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Buddhadharma : Spring 2006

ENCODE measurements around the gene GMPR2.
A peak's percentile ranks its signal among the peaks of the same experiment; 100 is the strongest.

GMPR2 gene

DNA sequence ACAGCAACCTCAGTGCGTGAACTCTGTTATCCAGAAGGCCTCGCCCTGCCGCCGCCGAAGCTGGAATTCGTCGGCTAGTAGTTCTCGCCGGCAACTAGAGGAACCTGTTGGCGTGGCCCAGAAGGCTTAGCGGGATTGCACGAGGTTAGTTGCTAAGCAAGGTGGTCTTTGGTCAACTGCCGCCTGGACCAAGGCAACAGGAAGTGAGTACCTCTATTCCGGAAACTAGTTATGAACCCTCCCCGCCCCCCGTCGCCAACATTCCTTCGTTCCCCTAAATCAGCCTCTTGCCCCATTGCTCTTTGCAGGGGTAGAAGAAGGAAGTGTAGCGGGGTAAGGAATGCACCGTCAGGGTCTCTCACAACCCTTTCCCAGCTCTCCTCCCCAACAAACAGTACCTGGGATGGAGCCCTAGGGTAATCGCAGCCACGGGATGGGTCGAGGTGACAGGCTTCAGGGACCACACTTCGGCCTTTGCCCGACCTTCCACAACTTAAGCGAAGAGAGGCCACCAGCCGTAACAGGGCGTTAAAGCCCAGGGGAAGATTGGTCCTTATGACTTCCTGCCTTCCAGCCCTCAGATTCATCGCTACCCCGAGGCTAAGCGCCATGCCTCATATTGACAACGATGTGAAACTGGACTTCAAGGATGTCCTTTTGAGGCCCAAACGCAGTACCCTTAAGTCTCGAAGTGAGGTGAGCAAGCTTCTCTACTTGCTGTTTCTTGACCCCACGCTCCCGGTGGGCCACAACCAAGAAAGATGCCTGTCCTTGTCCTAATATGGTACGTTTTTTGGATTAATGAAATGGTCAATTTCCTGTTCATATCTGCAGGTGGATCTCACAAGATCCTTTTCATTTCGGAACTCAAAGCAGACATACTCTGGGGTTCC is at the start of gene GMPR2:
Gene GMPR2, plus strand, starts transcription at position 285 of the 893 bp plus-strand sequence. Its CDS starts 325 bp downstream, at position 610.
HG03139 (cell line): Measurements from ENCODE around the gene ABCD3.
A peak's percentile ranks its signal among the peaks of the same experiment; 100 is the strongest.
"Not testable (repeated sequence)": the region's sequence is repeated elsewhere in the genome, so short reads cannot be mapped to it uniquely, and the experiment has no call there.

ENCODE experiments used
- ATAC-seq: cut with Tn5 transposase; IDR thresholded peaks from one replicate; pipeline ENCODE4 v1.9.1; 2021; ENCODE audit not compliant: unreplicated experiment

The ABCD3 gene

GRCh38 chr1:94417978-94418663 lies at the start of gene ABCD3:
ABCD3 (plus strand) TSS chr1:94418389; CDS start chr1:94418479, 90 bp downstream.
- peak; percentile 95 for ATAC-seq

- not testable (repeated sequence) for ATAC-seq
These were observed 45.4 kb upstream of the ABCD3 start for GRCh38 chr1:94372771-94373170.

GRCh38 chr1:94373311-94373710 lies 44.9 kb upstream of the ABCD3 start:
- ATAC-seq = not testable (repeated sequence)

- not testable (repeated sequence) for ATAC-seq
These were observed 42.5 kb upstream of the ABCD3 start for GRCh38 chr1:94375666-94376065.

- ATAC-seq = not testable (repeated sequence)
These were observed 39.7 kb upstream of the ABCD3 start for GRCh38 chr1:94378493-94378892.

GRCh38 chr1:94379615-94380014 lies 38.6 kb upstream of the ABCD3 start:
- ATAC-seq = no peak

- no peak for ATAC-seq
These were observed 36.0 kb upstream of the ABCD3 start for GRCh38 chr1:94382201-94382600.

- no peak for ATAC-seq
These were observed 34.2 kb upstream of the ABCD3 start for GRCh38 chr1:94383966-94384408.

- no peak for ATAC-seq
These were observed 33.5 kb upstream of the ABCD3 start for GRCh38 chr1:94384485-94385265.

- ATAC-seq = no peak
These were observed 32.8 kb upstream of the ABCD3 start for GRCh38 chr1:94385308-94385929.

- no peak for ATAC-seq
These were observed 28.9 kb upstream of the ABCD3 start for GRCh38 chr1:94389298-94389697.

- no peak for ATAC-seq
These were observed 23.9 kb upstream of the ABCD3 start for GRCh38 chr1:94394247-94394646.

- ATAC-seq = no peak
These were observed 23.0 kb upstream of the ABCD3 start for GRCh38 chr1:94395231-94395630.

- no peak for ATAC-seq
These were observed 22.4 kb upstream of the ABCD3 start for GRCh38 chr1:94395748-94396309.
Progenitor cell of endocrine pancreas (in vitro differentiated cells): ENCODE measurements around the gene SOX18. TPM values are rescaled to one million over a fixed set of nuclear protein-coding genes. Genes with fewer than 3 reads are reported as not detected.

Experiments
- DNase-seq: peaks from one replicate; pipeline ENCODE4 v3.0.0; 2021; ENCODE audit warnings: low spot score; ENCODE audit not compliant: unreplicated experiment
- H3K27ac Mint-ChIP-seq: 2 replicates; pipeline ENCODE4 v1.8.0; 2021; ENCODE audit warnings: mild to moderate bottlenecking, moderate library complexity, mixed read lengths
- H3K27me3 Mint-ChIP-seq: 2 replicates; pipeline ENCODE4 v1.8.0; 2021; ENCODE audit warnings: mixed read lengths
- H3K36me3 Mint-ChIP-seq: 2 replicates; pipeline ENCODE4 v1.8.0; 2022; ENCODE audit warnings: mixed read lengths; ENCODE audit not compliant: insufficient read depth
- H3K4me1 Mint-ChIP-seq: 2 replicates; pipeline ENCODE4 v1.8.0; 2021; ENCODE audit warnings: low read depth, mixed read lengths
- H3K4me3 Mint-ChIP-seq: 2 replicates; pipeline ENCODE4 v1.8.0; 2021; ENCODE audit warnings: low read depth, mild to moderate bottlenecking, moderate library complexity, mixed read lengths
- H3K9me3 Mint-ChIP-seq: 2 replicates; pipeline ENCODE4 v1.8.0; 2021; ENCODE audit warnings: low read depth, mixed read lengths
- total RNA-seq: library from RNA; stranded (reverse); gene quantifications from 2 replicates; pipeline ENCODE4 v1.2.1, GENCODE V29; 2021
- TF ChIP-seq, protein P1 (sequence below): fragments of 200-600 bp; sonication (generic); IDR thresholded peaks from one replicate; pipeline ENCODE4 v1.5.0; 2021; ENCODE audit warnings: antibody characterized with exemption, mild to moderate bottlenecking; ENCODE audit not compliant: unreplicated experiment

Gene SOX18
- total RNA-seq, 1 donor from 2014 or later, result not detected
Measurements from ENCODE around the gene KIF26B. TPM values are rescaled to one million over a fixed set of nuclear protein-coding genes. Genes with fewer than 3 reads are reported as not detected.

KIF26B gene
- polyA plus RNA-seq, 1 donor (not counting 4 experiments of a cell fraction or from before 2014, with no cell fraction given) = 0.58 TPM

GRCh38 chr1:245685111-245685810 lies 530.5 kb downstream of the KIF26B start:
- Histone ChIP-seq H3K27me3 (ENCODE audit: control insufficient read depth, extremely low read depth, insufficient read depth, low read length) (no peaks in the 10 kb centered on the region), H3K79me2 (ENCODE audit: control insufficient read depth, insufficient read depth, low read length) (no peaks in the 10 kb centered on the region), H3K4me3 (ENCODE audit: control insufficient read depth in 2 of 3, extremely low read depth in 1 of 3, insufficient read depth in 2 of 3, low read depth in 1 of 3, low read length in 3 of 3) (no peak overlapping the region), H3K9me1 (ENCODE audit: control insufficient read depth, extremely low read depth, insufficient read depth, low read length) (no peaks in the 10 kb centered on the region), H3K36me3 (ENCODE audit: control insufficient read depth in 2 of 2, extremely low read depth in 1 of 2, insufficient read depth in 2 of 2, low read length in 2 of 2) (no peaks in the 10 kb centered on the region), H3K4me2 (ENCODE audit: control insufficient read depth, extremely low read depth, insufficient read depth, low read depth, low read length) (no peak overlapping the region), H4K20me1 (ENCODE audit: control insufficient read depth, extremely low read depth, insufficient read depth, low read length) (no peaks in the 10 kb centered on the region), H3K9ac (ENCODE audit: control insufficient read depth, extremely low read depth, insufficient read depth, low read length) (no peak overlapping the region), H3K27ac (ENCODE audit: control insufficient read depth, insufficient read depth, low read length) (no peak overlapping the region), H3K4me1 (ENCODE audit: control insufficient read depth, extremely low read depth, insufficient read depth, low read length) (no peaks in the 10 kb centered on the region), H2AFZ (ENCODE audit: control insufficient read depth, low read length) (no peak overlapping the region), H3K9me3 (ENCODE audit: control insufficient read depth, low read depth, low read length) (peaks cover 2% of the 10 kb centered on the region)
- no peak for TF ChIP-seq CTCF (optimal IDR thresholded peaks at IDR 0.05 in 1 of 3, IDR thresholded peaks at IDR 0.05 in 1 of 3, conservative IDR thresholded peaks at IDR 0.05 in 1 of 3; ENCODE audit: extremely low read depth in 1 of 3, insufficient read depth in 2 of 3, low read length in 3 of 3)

spring 2006| 50 |buddhadharma we cannot get rid of kleshas and get out of the samsaric state of mind. But ignorance does not have any emergent negative reaction. It is in the background. Therefore, it is something you work on slowly, step by step. While its effect is clearly negative, it is neither dramatic nor tragic. Attachment is like water. Our life is filled with attachment and it adapts itself to whatever situa- tion we are in. It has negative aspects – it creates lots of suffering and pain. But it also has some positive aspects – it is associated with love and compassion. It will not dry out very quickly, but it doesn’t have the immediate and fearsome destruc- tive energy of anger. Anger, which is like fire, burns and burns. It burns you, it burns the other person, it burns everybody around. It has the most negative effect of all. At the same time, it flares up quickly and can quickly die. Therefore, it can be a little easier to deal with. But at the same time, because of its strong negative effects, it is also the most emergent of the defilements. Therefore, the sutra says anger is the first and most important thing we need to work on. So, right at the outset, if we work with anger, we can have an immediate effect for the good. Guy ArmstronG: From the Theravadin point of view, the practice and teachings of sila, discipline, are a way to safeguard our actions. The kleshas are strong internally. By exercising restraint – through the precepts, right speech, the other aspects of the eightfold path, and so forth – we inhibit the action of the klesha, and we stop spreading around so much suffering. As Blanche was saying, that limits the karmic impact on us and others. At the same time, it can be very humbling to see that as much as we try to meditate and keep our good intentions, our words and actions do get away from us. In that case, we simply have to make space to realize we’re human. Learning on the cushion how to relate with these states inwardly does tend to give us a little more space when they arise in daily life. That little bit of space gives us more choices about whether to remain quiet, whether to speak, and if we speak, what to say. We start to develop the fine art of letting go inwardly while being restrained outwardly. It’s quite a dance to try to do both of those at the same time, but that’s how the inner silent work and the work on the outer relationship operate together. ColleCtionofshelleyanDDonalDrubinwww.himalayanart.org Attack of the Maras Buryatia, 19th century